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Developing a skincare routine can be daunting with all of the products available, and navigating through the technical terms and buzzwords requires patience – and a new vocabulary! Here are the most popular skincare buzzwords you’ll encounter (along with their definitions) as you research new products.

Hyaluronic Acid

Hyaluronic acid increases skin hydration by binding with water molecules and attaching them to collagen in your skin cells. Aging, sun damage, and stress can all lead to decreased moisture retention and hydration in your skin, so using hyaluronic acid will help replenish what you’ve lost. Hydrated skin appears fuller, brighter, and even glowing, and it’s useful for all skin types.

Salicylic Acid

The most common beta-hydroxy acid (BHA), salicylic acid, is a chemical exfoliant – it removes dead skin cells and gently unclogs pores without harsh abrasion from scrubs or tools. Salicylic acid is most commonly used on oily and acne-prone skin to reduce blemishes and buildup. As with any acid, using this ingredient will make your skin more sensitive to the sun, so increased sunscreen usage is necessary.


Made from vitamin A, retinol is a popular anti-aging and skin renewal ingredient. Because the retinol molecules are small, they travel below your outer layer of skin cells to trap harmful free radicals and encourage cell regeneration by creating elastin and collagen (two important skin building blocks). Your skin will look fuller, firmer, and brighter, especially with consistent long-term use.


Ceramides are fats found in high concentrations on the outer layer of your skin; these fats help keep moisture in, dirt and oils out, and give your skin a bright and full look. Aging, sun damage, and stress can all harm your natural ceramides, so skincare products with added ceramides help replenish your stock. One of the most effective anti-aging ingredients, ceramides, can be used on all skin types and in conjunction with many other skincare products.


An antioxidant found in grapes, resveratrol is a molecule that can help activate the cells that combat aging and stop potentially dangerous free radicals from damaging your skin cells. Resveratrol has been shown to help protect against damage from UV rays and even stress. This ingredient can help prevent and repair signs of damage like redness, bumps, dullness, and uneven texture/tone. It’s useful for emergency and spot-treatments, but its real benefit is in long-term anti-aging cell protection.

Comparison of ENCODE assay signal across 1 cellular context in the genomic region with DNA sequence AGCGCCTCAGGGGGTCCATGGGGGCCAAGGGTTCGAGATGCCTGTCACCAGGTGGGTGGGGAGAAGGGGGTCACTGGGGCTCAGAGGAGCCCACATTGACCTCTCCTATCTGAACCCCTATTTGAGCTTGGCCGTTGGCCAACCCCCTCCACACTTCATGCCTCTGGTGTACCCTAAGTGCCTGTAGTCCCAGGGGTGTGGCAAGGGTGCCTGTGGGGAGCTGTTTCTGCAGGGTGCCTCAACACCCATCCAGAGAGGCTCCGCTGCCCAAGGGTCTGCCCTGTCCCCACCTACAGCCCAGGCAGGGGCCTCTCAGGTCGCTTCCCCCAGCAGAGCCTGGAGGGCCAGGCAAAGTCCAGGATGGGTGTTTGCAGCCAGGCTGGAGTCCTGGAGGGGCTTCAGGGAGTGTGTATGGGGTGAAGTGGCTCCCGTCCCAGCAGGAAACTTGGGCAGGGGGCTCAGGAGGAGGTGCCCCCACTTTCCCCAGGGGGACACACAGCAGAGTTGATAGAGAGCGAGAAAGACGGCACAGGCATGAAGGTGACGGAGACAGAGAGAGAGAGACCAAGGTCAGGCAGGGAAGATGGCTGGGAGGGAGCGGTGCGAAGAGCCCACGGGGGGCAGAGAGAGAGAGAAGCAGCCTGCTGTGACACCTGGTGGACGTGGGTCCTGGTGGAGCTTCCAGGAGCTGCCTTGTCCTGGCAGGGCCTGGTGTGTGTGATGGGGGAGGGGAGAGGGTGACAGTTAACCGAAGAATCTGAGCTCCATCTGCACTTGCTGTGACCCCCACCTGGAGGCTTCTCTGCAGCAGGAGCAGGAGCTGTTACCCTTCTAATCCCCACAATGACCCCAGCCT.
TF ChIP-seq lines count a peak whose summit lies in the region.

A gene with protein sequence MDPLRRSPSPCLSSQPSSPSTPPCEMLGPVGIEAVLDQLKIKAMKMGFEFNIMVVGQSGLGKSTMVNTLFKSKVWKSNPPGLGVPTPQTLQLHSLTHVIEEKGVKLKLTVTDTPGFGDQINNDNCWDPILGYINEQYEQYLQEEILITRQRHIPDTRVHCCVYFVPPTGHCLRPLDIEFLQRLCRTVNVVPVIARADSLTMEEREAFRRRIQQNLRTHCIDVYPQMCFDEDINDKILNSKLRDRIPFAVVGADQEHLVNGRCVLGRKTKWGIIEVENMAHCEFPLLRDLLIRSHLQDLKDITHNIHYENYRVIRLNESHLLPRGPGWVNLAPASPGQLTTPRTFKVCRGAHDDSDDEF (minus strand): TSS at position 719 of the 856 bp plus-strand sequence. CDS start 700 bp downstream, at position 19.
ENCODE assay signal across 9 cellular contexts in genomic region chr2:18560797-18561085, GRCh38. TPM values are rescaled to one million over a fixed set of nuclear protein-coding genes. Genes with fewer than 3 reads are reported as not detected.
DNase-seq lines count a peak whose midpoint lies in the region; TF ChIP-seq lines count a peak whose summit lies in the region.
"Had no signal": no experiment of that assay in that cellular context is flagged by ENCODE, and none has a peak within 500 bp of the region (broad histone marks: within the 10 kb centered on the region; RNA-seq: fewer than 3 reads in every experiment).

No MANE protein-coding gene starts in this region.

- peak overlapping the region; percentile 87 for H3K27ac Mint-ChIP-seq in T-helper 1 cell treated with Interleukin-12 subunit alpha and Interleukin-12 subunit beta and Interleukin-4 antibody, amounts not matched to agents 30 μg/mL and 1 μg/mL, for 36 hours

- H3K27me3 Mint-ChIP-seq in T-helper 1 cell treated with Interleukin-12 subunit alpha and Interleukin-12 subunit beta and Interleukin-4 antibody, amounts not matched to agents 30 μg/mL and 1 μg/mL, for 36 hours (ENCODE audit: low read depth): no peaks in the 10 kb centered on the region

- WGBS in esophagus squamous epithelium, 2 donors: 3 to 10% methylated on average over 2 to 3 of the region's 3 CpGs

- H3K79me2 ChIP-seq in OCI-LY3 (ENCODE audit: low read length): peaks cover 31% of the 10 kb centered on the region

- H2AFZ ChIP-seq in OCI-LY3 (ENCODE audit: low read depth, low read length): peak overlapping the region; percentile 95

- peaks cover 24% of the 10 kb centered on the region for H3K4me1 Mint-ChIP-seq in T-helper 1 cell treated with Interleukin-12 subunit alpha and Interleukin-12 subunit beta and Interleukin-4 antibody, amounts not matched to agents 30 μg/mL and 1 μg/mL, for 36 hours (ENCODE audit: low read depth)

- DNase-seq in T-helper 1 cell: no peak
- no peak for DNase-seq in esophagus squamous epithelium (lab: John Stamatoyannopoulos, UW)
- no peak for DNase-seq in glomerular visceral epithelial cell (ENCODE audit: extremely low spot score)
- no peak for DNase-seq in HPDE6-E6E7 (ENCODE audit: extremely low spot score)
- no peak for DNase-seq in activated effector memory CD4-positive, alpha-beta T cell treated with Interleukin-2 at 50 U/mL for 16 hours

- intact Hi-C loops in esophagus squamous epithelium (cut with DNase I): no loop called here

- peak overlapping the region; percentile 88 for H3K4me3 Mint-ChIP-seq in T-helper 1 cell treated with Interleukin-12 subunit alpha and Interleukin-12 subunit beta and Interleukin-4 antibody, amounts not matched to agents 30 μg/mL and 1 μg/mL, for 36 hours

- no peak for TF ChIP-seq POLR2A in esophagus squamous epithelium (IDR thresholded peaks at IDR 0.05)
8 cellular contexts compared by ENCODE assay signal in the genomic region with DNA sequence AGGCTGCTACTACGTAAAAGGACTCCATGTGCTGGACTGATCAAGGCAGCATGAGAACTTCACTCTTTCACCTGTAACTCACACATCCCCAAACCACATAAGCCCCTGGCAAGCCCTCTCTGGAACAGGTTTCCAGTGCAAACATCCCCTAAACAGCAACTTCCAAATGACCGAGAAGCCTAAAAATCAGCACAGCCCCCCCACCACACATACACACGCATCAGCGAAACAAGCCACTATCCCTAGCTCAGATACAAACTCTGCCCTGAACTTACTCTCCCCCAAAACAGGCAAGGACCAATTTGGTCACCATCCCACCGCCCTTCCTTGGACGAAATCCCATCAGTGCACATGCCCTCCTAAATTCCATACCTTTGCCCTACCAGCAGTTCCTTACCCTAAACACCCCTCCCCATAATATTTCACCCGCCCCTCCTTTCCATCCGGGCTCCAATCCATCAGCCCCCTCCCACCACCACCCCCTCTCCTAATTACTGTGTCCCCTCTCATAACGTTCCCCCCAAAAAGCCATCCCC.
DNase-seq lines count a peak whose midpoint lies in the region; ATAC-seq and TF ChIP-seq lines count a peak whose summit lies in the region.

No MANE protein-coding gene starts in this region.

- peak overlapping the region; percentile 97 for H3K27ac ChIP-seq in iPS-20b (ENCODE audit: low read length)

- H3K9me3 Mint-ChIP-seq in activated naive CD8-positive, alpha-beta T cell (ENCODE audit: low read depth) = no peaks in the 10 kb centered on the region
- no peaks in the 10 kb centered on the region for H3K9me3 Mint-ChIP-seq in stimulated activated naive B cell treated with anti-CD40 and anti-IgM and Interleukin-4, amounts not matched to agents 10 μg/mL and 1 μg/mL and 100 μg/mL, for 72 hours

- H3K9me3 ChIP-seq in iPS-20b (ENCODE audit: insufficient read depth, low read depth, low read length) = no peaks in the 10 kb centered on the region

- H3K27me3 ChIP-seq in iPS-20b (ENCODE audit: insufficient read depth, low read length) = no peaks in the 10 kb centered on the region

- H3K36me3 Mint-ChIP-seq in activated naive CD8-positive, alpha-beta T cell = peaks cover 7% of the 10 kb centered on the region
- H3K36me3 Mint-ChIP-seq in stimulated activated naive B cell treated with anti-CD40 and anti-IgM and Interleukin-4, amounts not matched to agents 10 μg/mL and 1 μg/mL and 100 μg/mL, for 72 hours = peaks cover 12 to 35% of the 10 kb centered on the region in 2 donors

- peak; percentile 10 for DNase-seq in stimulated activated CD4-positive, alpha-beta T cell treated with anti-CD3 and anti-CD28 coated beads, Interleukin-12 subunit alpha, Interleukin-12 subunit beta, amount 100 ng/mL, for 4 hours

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Rather than being a particular ingredient, serums are a specific kind of skincare product – a delivery method for all of the essential ingredients. Serums are typically water-based (although oil-based are becoming more popular) and designed to deliver very concentrated amounts of ingredients to your skin. Because the water-based molecules are small, they can penetrate deeply. Serums are usually applied after cleansing but before moisturizing so that your creams can help lock in the serum underneath. Serums are often expensive due to their high potency, but they tend to last several months since you’re only using a small bit at a time.


Peptides are compounds that, when used in skincare, send signals to your brain to produce more collagen – collagen, in turn, is one of the primary components of healthy skin cells. Using peptides can combat many age-related skincare needs: improving firmness, decreasing wrinkles, and brightening. Peptides can be found in creams, serums, and gels, so it’s important to find the best application for your skin.

Glycolic Acid

Part of the alpha-hydroxy acid (AHA) group (along with things like lactic acid and citric acid), glycolic acid is a popular skincare ingredient used in various products. It acts to separate surface-level skin cells without using harsh exfoliation, so you end up with faster cell regeneration and, therefore, fresher-looking skin. Glycolic acid can help reduce fine lines and wrinkles, stop acne from forming, and even skin tone. Using glycolic acid will also increase your sensitivity to the sun, so increase sunscreen use accordingly.


This term is a fancy way of saying that the product won’t block your pores. “Comedones” are the technical term for whiteheads and blackheads, so if a product is “non-comedogenic,” it means that it’s unlikely to create these blockages.


When a product bears this label, the manufacturer claims that it’s less likely to cause allergic reactions or skin sensitivity issues than products without the designation. Generally, this means that the product is made with few (if any) allergens. However, since everyone’s skin is different and may be prone to reactions from a wide array of ingredients, the term “hypoallergenic” isn’t a guarantee that it’s safe for your own skin. Always test a small patch first.

Armed with this new vocabulary, you can choose a skincare routine that works best for you!